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Bilingual people are able to use their different languages in different places, with different people and for different purposes.
Duration: 01:33
Parents are pleased with new approaches to bilingual learning. They see the advantages that children get from using both their languages.
Duration: 02:43
Research shows that there are clear educational advantages in bilingual learning, but using a Pasifika language has sometimes been considered a liability.
Duration: 01:26
Research shows that the teacher's interest, respect and care for the student is an important factor in student achievement in school.
Duration: 01:44
Academic language, and particularly academic vocabulary, is a high priority for bilingual students, across all curriculum areas.
Duration: 04:02
It’s about creating environments with students at the centre, where Pasifika students have the focus and learning support they need to lift their academic achievement patterns.
Duration: 4:21
Mutually respectful, caring and open relationships, which motivate and engage Pasifika students, form the heart of effective teaching.
Duration: 5:11
School leaders have a role in establishing practices that support the continuity of their Pasifika students’ learning as they move from and into different learning environments.
Duration: 2:48
By integrating culture, caring, challenge and support into their pedagogies, teachers strengthen relationships and build communities of learners who succeed socially and academically.
Duration: 6:21
Inclusive pedagogies, where teachers deliberately and positively draw on their Pasifika students’ resources, value the diversity of student experience and help to lift Pasifika student achievement.
Duration: 2:06
High expectations, together with the vision of Pasifika students as successful learners, improve relationships, pedagogy and academic outcomes.
Duration: 6:17
Safe and supportive environments, with coherent, clear and consistently enforced codes of behaviour and restorative discipline practices, contribute to learning gains for Pasifika students.
Duration: 4:30
Collecting relevant and sufficient data on Pasifika students’ achievement helps schools to track the progress of their Pasifika learners, make informed changes to their pedagogy, programmes and practices and be affirmed when their data reveals learning gains.
Duration: 05:50
Pasifika students find it motivating when teachers keep them informed about their levels of achievement, share the learning intentions with them and adjust their teaching to scaffold their learning pathways so that they know exactly what to do next.
Duration: 04:38
Teachers use many different strategies to engage their Pasifika learners and help them to achieve. Their strategies work best when they are grounded in responsive and caring relationships with their Pasifika students and the focus on their learning is clear.
Duration: 05:03
When teachers and Pasifika students negotiate the learning intentions, and share clear expectations and knowledge of the outcomes to be achieved, Pasifika students engage more confidently and more purposefully in their learning.
Duration: 04:16
Pasifika students benefit from working in collaborative ways with their peers in the classroom.
Duration: 02:31
Knowing a Pasifika language is not a barrier to being successful in English-medium schooling. Teachers who value and share the languages that Pasifika students bring with them into the classroom and deliberately build their English language skills help their Pasifika students to succeed.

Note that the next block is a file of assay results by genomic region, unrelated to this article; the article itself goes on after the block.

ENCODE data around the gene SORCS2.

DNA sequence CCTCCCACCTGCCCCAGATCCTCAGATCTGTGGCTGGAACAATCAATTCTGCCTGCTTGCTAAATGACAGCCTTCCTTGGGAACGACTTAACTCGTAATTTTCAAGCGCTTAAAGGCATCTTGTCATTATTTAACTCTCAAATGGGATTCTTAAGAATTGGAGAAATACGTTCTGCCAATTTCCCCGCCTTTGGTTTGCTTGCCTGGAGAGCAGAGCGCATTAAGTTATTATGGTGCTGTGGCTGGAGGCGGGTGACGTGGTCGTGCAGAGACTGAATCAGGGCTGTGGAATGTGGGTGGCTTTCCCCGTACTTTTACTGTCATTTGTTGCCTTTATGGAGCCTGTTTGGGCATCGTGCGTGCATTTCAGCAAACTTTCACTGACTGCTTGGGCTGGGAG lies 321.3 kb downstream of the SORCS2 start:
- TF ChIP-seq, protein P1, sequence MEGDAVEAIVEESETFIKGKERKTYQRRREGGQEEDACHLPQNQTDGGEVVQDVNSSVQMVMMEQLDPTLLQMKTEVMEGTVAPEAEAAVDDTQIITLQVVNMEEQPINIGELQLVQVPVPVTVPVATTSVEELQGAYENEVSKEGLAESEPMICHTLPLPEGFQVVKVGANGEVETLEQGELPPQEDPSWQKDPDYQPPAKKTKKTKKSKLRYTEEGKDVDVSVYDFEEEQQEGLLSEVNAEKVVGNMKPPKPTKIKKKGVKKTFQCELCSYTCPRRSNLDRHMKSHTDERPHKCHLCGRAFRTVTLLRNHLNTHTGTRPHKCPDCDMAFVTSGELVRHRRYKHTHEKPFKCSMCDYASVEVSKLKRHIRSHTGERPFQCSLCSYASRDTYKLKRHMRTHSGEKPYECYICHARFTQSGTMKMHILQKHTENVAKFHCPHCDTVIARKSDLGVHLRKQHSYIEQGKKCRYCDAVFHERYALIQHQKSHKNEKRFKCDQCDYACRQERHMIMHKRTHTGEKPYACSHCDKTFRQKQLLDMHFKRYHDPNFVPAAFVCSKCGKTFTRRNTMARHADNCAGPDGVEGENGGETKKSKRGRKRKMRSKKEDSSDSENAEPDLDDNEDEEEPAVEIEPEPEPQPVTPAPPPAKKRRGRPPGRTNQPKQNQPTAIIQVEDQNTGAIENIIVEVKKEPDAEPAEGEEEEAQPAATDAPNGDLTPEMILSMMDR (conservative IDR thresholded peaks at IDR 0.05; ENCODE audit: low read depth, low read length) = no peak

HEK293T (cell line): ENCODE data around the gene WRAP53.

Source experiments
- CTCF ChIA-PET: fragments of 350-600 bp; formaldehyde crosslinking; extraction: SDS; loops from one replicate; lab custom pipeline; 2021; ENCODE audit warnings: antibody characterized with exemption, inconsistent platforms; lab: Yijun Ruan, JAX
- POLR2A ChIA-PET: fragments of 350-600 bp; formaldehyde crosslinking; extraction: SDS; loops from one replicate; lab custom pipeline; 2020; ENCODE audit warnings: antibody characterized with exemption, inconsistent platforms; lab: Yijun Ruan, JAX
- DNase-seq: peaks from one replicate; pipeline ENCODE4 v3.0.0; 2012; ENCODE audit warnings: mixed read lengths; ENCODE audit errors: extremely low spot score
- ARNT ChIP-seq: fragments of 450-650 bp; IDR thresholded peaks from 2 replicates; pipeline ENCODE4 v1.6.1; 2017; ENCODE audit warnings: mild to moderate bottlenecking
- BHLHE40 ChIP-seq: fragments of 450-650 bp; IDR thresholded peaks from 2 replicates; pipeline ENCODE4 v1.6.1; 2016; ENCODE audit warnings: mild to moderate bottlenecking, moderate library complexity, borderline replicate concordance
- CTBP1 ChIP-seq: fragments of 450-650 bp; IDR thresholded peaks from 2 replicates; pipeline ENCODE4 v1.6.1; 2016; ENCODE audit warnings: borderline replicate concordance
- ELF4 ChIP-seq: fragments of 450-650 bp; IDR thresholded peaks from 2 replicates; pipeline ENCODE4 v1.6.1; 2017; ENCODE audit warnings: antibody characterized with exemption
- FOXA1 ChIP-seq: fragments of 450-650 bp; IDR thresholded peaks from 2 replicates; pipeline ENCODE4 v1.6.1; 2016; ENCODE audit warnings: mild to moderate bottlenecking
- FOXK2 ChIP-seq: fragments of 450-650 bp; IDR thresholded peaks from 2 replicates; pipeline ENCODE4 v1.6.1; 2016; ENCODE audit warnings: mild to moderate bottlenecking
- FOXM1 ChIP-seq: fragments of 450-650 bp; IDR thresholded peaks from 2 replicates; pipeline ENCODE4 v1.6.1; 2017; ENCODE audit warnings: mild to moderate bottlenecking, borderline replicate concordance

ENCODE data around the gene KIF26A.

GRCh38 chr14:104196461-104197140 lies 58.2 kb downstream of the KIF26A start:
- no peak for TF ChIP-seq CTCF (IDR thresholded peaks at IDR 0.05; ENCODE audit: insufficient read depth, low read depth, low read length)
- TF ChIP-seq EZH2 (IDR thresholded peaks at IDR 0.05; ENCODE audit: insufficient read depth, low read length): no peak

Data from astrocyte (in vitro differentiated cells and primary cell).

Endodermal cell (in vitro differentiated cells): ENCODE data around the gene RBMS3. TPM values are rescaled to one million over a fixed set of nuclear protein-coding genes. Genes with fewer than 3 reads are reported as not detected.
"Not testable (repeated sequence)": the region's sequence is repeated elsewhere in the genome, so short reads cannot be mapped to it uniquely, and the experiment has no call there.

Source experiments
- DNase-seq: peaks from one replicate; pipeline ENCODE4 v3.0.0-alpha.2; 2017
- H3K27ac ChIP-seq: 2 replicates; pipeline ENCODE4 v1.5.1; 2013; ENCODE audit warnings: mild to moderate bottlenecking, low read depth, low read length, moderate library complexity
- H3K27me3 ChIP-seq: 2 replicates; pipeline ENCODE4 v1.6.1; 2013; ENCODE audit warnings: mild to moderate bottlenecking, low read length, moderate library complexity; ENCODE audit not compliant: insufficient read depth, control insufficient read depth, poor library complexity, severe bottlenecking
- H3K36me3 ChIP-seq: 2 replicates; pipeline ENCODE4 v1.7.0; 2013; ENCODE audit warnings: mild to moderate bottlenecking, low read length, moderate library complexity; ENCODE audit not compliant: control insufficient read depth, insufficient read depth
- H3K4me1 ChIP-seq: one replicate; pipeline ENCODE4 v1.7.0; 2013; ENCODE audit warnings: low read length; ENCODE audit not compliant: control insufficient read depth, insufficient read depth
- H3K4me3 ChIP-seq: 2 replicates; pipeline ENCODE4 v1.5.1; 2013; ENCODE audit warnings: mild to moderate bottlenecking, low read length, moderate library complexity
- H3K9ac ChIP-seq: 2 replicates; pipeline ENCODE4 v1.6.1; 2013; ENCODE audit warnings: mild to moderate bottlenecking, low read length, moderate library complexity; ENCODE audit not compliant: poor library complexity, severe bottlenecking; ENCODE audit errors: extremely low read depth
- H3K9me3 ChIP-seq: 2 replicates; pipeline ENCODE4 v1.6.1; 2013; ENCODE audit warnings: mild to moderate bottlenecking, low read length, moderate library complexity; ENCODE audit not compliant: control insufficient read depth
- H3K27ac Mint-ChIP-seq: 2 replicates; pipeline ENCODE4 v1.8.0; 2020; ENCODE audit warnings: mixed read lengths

Duration: 02:43
Collaboration, inquiry learning and knowledge-sharing underpin the professional development and learning focus of the teachers at Māngere Bridge school. The learning and actions that result impact positively on their Pasifika students’ achievement and well-being.
Duration: 04:14
McAuley High School has an unrelenting focus on raising the achievement of their Pasifika students. School-based teacher professional learning and development enables teachers to collectively inquire into and identify what works well for their Pasifika students.
Duration: 03:39
School leaders who initiate and sustain an intensive focus on the teaching-learning relationship and promote collective responsibility and accountability for Pasifika students’ achievement and well-being can make a difference to the outcomes their Pasifika students achieve.
Duration: 01:01
Negative stereotyping and a culture of mocking can be positively transformed by providing opportunities for Pasifika students to learn and grow their leadership potential, take ownership of their own development and be celebrated as achievers.
Duration: 03:02
This clip is from the Connections and Conversations DVD. The DVD and accompanying booklet can be ordered via email from orders@thechair.minedu.govt.nz or phone 0800 226 440. Quote Item number 11061.


This part highlights a variety of viewpoints on the range of different contexts and worlds that Pasifika students inhabit.These different contexts can provide challenges for some students. At the same time, they also can provide a basis for learning.
Duration: 5:43
This clip is from the Connections and Conversations DVD. The DVD and accompanying booklet can be ordered via email from orders@thechair.minedu.govt.nz or phone 0800 226 440. Quote Item number 11061.

This part considers the potentially differing expectations of teachers and parents towards Pasifika students and their learning.
Duration: 4:14
This clip is from the Connections and Conversations DVD. The DVD and accompanying booklet can be ordered via email from orders@thechair.minedu.govt.nz or phone 0800 226 440. Quote Item number 11061.

This part explores a variety of viewpoints from students, teachers and parents on the involvement and engagement of Pasifika parents and communities in the processes of schooling.
Duration: 11:26
This clip is from the Connections and Conversations DVD. The DVD and accompanying booklet can be ordered via email from orders@thechair.minedu.govt.nz or phone 0800 226 440. Quote Item number 11061.

This part considers the diversity within our groups of Pasifika students and their communities in terms of their identities, languages, experiences and aspirations.
Duration: 9:44
Many schools already involve Pasifika parents in supporting cultural events and activities. However, it should not stop there. Home-school partnerships that have a clear focus on Pasifika students’ learning with everyone able to make a positive and active contribution directly benefit Pasifika learners.